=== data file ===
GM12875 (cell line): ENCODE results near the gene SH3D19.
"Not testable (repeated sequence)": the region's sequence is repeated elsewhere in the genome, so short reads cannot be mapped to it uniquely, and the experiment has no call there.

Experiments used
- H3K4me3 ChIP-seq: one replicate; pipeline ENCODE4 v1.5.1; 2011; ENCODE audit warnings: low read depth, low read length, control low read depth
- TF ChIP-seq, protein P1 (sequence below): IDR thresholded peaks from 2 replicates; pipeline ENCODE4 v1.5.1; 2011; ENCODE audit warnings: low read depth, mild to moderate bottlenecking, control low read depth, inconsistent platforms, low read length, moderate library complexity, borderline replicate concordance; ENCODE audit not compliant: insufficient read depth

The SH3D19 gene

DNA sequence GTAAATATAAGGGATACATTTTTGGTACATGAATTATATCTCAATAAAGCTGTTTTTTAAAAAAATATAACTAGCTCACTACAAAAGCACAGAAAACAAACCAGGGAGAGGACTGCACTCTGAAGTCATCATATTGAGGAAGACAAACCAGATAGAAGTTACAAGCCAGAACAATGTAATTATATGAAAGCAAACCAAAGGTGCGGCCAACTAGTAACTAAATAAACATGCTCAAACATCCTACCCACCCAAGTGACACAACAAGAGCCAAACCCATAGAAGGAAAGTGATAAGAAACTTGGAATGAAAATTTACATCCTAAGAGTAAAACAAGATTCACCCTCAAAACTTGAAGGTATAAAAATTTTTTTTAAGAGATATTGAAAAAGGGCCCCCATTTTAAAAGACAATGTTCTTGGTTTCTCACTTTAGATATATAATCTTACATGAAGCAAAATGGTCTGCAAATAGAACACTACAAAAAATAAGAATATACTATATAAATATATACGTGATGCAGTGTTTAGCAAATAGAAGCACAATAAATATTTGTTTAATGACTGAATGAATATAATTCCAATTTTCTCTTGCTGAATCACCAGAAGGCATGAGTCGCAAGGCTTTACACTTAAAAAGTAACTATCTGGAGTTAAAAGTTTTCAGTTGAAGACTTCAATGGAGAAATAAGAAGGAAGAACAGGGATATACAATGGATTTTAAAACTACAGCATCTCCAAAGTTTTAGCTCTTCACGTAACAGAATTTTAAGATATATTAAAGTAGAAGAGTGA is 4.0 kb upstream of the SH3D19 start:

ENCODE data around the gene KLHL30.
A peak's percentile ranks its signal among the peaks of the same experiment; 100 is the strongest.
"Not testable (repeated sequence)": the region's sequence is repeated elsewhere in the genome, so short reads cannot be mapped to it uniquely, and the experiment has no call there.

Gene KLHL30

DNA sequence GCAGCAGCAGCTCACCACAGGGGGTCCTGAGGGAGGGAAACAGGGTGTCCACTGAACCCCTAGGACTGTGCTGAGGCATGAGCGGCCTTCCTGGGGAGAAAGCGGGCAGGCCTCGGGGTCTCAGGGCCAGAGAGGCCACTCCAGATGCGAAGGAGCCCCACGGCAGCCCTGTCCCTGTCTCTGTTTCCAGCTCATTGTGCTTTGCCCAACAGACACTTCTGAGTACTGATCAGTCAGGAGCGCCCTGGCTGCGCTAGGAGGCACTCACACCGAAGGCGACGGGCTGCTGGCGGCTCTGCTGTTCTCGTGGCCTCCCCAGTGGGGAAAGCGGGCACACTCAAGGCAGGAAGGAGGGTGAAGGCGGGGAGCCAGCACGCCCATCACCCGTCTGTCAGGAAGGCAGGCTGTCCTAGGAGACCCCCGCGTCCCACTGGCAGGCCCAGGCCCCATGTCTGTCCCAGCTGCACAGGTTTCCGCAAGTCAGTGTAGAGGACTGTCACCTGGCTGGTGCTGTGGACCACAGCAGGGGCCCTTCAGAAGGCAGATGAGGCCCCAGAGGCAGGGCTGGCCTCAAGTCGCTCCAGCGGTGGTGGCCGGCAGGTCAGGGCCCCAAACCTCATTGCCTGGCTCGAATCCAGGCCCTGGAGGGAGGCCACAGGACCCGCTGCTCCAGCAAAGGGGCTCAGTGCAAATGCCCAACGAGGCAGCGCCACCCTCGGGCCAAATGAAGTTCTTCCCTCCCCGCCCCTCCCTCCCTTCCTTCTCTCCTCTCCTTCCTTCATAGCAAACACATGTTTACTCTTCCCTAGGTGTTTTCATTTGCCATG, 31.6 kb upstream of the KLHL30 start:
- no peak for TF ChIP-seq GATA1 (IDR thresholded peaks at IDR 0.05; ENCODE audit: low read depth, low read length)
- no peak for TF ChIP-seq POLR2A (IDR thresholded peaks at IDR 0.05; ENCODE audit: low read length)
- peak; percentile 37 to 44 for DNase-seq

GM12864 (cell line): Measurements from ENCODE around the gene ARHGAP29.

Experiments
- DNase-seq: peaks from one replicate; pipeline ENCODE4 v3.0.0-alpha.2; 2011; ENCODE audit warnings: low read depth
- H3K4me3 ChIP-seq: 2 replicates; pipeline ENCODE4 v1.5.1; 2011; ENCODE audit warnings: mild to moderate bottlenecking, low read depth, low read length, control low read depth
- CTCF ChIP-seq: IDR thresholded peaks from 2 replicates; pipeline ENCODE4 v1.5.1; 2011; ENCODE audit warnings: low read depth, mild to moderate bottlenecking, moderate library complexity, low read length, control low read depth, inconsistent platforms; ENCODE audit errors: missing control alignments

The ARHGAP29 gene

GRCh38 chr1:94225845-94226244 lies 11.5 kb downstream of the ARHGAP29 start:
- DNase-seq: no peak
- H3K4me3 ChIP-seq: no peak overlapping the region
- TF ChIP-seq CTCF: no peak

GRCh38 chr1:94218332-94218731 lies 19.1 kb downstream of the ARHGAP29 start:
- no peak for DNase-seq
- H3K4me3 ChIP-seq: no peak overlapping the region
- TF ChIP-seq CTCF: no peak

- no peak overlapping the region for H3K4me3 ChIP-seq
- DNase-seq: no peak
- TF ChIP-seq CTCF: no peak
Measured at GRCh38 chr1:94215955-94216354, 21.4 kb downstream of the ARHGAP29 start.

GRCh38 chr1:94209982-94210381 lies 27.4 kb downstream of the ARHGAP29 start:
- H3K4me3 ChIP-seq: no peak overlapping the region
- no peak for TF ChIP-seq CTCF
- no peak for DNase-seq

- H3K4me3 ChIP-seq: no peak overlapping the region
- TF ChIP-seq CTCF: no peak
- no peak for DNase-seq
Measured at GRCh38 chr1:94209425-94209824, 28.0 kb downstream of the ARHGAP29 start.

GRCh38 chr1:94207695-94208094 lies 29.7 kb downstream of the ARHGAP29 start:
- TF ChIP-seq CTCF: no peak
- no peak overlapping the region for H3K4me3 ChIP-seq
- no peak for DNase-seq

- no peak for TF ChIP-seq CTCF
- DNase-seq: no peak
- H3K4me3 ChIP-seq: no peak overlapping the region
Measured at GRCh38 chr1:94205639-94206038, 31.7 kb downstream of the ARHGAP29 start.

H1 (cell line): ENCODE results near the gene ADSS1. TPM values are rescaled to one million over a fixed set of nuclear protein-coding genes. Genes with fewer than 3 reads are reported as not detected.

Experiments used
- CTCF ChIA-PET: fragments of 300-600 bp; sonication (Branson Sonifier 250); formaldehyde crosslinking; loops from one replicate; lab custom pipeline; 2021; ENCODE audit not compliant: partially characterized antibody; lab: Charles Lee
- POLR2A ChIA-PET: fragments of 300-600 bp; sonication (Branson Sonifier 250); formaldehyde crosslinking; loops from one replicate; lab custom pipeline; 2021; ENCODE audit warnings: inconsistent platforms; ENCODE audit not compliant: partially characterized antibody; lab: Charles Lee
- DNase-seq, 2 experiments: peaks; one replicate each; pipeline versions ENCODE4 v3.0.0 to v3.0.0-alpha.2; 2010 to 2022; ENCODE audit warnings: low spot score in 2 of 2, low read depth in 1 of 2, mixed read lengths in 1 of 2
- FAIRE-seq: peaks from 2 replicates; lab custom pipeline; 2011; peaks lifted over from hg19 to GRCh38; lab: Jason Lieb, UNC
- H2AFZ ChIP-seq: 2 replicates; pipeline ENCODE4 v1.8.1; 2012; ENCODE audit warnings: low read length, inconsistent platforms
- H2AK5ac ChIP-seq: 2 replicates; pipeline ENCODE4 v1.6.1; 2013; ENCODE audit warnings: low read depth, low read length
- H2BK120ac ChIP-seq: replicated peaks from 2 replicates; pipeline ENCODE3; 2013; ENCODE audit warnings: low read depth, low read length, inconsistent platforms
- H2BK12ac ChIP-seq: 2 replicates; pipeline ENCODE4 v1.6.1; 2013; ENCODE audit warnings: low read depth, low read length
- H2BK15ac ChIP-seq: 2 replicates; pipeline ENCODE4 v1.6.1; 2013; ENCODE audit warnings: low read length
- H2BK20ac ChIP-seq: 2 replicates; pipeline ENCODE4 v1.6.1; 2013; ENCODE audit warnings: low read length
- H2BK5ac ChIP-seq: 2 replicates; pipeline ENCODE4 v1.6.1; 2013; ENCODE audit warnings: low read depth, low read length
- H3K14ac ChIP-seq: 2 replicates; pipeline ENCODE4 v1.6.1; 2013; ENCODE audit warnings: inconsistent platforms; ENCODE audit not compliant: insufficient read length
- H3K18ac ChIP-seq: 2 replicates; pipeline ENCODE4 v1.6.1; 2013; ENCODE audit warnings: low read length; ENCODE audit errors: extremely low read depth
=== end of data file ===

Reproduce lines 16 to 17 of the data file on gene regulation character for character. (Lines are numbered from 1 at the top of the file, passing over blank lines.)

GM12864 (cell line): Measurements from ENCODE around the gene ARHGAP29.

Experiments